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4

I'd say start now with both of them. It takes a long time to get good at an instrument and there are people that after they spend so much time on an instrument, they don't want to spend so much time again on another one. If you practice both of them, it would take you more time to become good, but you'll be good at two types of guitar rather than one. This ...


4

The point of practising with a metronome is to verify that you are able to keep to a constant meter while playing arbitrary rhythms, or to help you gain that ability if you don't have it. Executing tempo changes such as ritardandos and rubatos requires that you already have that ability, because they should be deliberate choices to deviate from the beat ...


2

Clearly this is in the realm of opinion. The following differences exist: The strings, are farther apart on the classical, and closer together on the steel string. This means that the the finger placement will have to follow a slightly different accuracy. I do not know how I negotiate this difference myself, but I do. Probably best to jump in and do both ...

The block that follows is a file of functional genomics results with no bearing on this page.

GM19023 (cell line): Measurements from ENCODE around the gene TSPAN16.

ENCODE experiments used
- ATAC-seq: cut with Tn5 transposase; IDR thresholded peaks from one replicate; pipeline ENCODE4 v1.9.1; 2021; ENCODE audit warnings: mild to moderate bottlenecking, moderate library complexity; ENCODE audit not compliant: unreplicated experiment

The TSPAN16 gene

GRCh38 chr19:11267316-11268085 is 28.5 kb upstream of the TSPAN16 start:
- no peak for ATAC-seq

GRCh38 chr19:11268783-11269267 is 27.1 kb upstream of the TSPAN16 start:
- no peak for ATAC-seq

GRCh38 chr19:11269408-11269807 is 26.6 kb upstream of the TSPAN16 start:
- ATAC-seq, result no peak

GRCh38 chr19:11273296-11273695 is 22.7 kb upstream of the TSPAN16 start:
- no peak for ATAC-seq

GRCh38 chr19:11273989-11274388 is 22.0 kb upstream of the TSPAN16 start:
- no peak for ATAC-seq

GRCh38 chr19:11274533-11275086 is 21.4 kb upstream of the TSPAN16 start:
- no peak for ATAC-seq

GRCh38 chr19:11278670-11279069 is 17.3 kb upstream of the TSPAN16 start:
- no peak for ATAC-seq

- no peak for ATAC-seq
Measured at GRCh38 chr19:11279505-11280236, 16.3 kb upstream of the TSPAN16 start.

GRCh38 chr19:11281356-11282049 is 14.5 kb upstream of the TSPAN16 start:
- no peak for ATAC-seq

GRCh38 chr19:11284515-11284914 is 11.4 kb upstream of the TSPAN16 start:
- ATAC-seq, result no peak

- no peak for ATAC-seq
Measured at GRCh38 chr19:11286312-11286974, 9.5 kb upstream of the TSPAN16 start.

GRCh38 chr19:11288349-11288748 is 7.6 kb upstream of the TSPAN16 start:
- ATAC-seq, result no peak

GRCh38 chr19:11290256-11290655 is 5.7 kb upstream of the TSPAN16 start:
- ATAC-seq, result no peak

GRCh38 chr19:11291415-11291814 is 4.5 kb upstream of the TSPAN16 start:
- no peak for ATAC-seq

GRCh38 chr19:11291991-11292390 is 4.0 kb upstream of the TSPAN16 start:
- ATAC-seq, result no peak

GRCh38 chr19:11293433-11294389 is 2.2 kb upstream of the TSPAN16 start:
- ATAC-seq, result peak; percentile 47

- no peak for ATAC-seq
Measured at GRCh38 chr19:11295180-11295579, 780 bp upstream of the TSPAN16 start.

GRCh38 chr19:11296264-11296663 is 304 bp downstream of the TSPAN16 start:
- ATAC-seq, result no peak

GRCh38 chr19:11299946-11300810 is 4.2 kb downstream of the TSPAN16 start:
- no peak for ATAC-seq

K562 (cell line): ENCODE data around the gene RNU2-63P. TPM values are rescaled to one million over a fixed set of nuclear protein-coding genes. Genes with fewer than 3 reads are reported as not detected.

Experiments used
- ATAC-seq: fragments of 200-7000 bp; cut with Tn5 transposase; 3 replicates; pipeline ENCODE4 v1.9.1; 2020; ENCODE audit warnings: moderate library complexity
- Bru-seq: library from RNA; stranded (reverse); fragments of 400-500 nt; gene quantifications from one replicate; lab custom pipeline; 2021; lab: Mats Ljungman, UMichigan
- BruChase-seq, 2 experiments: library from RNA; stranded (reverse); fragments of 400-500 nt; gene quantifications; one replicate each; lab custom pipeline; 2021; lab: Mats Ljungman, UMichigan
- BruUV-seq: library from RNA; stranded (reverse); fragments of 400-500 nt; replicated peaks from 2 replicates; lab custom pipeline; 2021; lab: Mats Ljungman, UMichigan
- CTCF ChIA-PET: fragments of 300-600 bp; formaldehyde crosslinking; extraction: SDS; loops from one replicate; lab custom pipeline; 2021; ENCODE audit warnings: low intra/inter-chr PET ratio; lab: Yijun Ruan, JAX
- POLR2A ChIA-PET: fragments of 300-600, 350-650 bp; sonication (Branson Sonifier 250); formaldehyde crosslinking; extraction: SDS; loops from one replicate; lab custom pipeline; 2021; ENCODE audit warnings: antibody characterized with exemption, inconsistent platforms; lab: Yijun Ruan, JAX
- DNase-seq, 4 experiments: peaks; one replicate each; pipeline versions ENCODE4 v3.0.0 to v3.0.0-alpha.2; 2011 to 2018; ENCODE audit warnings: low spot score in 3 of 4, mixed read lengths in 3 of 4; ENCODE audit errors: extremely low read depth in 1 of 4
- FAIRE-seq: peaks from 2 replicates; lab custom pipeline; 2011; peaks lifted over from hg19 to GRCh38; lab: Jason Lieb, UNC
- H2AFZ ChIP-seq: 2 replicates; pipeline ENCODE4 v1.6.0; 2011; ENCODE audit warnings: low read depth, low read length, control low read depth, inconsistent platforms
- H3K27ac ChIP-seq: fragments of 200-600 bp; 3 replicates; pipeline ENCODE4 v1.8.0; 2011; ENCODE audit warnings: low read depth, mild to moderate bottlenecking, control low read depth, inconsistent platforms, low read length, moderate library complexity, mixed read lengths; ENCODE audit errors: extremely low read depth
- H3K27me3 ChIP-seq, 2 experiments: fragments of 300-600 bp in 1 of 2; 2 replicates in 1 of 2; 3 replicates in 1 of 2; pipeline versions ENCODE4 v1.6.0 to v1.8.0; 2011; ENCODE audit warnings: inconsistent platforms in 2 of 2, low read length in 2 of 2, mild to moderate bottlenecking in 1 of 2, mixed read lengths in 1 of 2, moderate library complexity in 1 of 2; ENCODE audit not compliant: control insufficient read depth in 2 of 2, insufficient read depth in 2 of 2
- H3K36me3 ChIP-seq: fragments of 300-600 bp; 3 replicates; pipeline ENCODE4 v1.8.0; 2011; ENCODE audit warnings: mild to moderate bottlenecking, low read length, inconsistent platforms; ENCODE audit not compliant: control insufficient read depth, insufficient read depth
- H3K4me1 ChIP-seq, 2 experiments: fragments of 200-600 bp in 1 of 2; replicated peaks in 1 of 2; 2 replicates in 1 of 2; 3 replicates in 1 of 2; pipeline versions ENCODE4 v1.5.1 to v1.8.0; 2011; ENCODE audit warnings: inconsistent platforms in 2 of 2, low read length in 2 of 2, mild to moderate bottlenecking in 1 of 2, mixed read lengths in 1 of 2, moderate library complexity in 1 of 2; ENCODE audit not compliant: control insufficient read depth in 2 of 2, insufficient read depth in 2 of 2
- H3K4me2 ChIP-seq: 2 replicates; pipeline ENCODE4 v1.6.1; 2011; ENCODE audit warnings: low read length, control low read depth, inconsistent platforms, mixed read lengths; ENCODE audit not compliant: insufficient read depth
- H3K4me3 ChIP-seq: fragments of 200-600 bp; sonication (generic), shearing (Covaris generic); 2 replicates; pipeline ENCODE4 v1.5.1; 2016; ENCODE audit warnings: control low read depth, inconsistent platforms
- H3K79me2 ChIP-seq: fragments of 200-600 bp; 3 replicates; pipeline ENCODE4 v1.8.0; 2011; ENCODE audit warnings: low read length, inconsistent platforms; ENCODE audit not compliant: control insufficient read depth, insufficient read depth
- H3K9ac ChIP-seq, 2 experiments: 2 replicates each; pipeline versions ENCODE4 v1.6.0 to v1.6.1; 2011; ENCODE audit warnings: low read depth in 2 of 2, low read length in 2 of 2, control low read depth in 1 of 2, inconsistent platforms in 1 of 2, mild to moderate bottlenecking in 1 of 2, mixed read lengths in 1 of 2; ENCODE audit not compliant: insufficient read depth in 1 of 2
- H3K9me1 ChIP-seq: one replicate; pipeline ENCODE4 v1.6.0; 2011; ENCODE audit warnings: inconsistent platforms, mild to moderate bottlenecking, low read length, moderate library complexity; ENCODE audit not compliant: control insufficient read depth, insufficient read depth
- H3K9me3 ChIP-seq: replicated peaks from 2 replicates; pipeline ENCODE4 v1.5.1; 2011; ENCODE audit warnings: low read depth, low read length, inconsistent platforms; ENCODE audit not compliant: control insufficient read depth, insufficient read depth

1

One-Finger Soloing It's a very simple technique but I came across this recently. You literally choose one finger on your fretting hand - index most likely - and are only allowed to use this finger. The idea is it breaks your ingrained muscle memory of playing scale patterns. And also, following the scale is now no easier in terms of finger movement than ...



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